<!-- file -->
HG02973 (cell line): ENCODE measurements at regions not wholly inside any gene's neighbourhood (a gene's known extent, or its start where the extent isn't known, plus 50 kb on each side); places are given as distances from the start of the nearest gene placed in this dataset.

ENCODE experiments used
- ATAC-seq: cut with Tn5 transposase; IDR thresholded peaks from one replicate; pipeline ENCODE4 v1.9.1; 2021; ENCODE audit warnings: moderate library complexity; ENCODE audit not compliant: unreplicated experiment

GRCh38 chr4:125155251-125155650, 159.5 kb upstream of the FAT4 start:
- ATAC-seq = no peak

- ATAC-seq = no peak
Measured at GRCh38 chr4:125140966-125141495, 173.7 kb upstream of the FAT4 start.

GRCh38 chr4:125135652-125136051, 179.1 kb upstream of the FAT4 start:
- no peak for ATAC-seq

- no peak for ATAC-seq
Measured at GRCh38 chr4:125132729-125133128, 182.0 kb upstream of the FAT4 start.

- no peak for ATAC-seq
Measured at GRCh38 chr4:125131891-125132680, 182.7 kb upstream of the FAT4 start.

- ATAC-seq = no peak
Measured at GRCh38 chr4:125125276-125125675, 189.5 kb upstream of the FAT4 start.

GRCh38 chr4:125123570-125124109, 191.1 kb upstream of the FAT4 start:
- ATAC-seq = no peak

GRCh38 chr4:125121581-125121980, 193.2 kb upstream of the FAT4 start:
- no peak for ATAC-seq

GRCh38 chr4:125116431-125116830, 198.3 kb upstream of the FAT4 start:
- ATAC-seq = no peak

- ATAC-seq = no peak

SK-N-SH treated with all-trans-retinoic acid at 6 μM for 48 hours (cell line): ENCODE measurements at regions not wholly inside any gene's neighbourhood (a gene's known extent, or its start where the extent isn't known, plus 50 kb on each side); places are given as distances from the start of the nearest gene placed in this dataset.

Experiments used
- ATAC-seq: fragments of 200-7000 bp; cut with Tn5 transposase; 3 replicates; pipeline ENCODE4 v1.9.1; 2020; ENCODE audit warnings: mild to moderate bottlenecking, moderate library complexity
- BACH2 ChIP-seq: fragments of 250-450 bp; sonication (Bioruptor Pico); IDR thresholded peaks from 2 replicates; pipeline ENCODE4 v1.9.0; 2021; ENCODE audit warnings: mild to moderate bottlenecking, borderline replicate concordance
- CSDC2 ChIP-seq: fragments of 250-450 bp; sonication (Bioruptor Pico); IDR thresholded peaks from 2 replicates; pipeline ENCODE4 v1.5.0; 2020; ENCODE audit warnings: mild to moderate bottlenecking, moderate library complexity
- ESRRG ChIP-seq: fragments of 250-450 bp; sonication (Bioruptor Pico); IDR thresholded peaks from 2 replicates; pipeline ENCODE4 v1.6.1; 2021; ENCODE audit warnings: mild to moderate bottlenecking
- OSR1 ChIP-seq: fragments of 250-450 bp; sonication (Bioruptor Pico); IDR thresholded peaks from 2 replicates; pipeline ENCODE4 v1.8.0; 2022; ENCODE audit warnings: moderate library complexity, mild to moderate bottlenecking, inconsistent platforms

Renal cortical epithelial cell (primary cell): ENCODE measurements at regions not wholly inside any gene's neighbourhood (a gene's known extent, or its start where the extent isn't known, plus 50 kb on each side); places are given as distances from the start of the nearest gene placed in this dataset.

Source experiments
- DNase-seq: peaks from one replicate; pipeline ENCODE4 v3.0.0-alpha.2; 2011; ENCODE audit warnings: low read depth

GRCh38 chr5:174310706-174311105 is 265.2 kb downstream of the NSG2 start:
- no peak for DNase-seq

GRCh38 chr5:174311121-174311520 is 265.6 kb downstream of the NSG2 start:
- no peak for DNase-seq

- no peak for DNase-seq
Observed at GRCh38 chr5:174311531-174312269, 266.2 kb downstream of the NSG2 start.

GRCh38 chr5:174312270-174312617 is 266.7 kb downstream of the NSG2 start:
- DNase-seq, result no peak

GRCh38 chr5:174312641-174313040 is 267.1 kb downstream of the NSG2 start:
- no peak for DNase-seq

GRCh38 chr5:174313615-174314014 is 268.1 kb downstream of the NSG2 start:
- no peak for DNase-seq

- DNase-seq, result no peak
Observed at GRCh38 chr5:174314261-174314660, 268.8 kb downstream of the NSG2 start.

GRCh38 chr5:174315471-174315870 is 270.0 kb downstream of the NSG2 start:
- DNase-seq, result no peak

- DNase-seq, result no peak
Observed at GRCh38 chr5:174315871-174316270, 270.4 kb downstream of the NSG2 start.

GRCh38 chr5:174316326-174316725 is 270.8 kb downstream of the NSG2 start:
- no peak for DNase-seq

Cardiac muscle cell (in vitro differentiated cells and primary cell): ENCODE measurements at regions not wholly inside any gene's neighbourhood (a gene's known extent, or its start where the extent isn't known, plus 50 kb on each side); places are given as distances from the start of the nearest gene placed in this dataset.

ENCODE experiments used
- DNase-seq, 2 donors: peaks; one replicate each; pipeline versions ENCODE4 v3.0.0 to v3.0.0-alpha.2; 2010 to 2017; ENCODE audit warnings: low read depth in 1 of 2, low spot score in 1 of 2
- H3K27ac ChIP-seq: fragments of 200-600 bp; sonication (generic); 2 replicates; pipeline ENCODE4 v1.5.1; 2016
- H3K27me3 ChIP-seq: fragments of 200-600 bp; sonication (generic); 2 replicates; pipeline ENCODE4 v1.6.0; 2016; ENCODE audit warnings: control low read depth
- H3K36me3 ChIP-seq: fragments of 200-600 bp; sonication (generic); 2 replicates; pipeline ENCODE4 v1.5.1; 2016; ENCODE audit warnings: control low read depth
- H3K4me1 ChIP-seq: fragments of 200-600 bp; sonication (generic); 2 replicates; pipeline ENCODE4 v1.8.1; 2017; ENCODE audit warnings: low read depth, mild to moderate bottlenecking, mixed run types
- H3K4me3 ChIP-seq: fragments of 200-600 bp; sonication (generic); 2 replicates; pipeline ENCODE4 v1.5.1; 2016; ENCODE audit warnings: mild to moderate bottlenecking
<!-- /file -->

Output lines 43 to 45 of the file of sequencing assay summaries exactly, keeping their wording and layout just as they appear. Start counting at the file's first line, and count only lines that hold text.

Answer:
GRCh38 chr5:174313615-174314014 is 268.1 kb downstream of the NSG2 start:
- no peak for DNase-seq

- DNase-seq, result no peak